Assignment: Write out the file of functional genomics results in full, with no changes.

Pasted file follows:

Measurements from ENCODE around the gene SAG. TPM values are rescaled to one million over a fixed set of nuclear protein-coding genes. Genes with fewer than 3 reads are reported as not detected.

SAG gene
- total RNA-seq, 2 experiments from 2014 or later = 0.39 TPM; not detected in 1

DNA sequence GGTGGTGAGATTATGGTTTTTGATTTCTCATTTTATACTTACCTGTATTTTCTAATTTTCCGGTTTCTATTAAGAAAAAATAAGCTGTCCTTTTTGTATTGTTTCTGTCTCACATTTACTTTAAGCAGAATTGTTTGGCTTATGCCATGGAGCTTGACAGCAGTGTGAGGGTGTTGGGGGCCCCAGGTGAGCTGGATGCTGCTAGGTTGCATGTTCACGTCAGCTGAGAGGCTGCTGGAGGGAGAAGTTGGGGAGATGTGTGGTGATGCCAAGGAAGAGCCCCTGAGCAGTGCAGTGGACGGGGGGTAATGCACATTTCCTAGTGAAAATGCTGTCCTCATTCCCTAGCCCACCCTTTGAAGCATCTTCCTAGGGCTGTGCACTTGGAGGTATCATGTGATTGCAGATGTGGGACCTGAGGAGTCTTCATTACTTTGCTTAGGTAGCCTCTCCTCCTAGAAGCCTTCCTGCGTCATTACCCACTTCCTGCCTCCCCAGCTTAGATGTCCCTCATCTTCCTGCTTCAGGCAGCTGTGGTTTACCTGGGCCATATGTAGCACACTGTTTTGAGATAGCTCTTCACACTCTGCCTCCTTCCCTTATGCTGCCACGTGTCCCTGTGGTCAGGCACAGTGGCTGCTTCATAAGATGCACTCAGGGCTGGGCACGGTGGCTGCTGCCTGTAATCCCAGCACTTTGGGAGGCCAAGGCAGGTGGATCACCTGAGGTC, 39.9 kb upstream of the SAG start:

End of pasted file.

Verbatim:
Measurements from ENCODE around the gene SAG. TPM values are rescaled to one million over a fixed set of nuclear protein-coding genes. Genes with fewer than 3 reads are reported as not detected.

SAG gene
- total RNA-seq, 2 experiments from 2014 or later = 0.39 TPM; not detected in 1

DNA sequence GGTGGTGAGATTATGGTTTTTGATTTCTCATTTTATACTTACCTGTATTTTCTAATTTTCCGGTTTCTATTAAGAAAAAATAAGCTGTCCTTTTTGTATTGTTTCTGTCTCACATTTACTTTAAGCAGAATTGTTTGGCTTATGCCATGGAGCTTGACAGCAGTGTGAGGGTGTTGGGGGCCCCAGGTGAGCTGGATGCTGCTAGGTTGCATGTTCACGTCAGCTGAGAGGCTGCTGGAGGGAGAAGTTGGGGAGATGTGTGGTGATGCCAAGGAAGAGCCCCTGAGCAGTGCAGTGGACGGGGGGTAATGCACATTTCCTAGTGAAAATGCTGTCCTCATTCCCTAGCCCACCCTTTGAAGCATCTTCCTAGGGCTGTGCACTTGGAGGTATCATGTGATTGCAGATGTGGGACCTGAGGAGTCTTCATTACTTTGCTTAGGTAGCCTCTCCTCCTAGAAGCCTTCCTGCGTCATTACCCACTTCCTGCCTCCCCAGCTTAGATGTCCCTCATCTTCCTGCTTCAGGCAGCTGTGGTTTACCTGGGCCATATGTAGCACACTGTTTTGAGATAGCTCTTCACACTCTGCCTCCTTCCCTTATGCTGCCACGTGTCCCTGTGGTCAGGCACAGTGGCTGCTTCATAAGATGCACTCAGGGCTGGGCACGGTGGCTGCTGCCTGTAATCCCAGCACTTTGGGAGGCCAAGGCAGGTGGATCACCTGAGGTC, 39.9 kb upstream of the SAG start: